Once again, Alan Knox has stirred my thinking. His post, The who, what, and why, has joined a discussion started (I think) by JR Miller (A Positive Vision for Church). Alan ends his post with a question: “Do you think its important that the church understand the ‘who’, ‘what’, and ‘why’ of the church? Are these more important than ‘how’, ‘when’, and ‘where’?” As he stated in the body of his post, I had already chimed in on the issue with a yes on JR’s post, so I will not revisit my agreement on the issue. I think that who, what, and why are important; the remaining question is why I think this and what it means for my ecclesiological perspective.
Assuming who, what, why, when, where, and how refer to properties of Church, I consider who, what, and why to be essential properties and when, where, and how to be accidental properties. Essential properties refer to the very nature of a thing, making it what it is. Accidental properties are non-essential (for example, the redness of an apple). A thing remains what it is even when the accidental properties change.
Over the next couple weeks, I will be working through three essential properties (whatness, whoness, and whyness) by unpacking them within an ecclesiological perspective developed for my Th.M. thesis:
The content of the faith. We know the story of God. The story of which we speak is the story of God, stretching back to the very beginning and forward to the consummation of the Kingdom. We hear the story authoritatively in Scripture and derivatively in tradition. We participate in the story by following Jesus and we tell the story through words and actions.
The nature of the church. We are the people of God. We are peopled through our connection with the Triune God, not by our affinity. Community is essential to our being and our essential communal nature shapes our structures and practices.
The purpose of the church. We expand the kingdom of God. This kingdom is the spiritual and physical rule of God and it includes obedient subjects, a kingly blessing, and a kingly realm. The kingdom was proclaimed by Jesus during his earthly ministry and he called his followers to enter the kingdom. The Kingdom of God has come near but has not yet fully come. Jesus proclaimed its proleptic presence, but it will only be consummated in the eschaton. For now, Christians expand the Kingdom through regular life together, centered on Jesus, and for the sake of the world. Together we proclaim the Kingdom’s King until he comes.
The fit may be a bit forced for this round, but this is only the first step in rethinking and refining my ecclesiological perspective.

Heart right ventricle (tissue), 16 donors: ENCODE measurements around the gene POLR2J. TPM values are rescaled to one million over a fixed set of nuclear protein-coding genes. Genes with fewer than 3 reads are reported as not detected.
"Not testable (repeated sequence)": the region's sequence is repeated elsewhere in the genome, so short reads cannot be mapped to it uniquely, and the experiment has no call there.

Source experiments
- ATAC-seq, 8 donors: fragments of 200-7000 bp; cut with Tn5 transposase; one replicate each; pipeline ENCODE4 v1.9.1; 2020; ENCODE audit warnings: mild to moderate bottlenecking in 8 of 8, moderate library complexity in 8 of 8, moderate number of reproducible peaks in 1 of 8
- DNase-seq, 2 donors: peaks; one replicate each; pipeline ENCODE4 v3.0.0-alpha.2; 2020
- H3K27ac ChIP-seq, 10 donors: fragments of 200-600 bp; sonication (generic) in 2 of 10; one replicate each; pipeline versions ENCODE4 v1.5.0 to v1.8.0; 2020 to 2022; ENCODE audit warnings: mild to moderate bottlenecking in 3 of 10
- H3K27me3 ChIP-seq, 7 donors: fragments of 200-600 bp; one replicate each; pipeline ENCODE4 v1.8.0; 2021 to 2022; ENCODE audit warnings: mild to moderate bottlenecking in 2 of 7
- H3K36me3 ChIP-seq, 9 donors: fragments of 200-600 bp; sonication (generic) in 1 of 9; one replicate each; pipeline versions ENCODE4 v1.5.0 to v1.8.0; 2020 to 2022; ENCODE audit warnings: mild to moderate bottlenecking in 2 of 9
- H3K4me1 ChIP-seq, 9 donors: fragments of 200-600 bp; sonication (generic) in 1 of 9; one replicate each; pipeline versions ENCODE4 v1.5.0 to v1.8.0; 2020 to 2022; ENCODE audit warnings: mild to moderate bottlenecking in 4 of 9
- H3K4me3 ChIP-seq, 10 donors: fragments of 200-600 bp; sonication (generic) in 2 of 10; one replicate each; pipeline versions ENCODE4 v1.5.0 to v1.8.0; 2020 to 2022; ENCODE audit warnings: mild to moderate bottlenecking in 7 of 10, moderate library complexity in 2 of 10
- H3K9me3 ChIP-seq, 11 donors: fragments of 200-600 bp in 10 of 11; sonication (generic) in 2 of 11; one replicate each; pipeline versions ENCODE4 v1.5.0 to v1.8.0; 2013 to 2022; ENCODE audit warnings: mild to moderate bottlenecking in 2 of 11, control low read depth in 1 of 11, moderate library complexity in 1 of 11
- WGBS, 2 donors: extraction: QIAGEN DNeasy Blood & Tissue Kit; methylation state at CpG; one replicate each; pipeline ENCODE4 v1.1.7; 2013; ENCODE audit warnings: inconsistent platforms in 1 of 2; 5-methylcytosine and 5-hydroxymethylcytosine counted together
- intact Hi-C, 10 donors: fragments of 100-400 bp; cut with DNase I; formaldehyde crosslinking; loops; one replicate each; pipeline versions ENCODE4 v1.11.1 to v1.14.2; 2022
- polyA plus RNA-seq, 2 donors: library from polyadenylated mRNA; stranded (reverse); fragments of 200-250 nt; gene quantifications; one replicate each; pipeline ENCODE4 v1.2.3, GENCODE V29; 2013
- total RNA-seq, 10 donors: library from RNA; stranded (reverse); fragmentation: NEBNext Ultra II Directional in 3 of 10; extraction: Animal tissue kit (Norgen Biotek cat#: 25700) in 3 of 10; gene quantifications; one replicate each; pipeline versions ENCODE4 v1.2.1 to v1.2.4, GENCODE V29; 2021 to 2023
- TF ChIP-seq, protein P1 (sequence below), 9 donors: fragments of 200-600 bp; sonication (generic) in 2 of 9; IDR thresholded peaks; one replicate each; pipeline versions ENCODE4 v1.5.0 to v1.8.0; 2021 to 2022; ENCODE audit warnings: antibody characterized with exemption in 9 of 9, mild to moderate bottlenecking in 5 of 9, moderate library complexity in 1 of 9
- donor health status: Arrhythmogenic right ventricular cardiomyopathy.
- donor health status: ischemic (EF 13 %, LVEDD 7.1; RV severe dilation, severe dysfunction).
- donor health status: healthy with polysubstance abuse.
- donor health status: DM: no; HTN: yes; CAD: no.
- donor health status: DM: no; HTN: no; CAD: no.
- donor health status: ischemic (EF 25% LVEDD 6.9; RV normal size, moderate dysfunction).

Can the whatness of Church be described within the “know the story” category?
Quiddity: the essential nature or ultimate form of something; what makes something to be the type of thing that it is. 
I take the whatness (quiddity) of Church to be the new humanity (I wrote a bit about this on Laura’s Writings). I shall not argue the case here; those who would like additional reading on the issue would do well to consult Images of the Church in the New Testament, by Paul S. Minear.
Four key ideas rise to the surface in the know the story category.
- authoritative Scripture
- derivative tradition
- obedient following
- clear telling
What happens when we run these through the definition of quiddity?
Humanity, by creational intent
- is able to receive God’s linguistic revelation of himself.
- shares derivative creativity and authority and thereby creates new expressions of God’s linguistic self-revelation.
- is a contingent people, dependent upon God.
- bears God’s kingly image before creation.
Humanity, by God’s teleological intent
- is shaped for a loving, family relationship with God.
- is responsible for doing God’s work in the world.
- is shaped for genuine partnership with God, never forgetting it is the junior partner.
- reveals God through word and behavior.
I contend that God’s original intent for humanity is his intent for the church and that this intent describes our whatness.
Can we say that the whatness of Church is humanity?
 Springer, Laura K. An Articulation and Evaluation of an Emerging Church Ecclesiology. La Mirada, CA: Biola University, 2008. Unpublished thesis. p.4 n. 5.
 “quiddity,” Merriam-Webster 7.0 for Windows Mobile, (c) 2004-2007.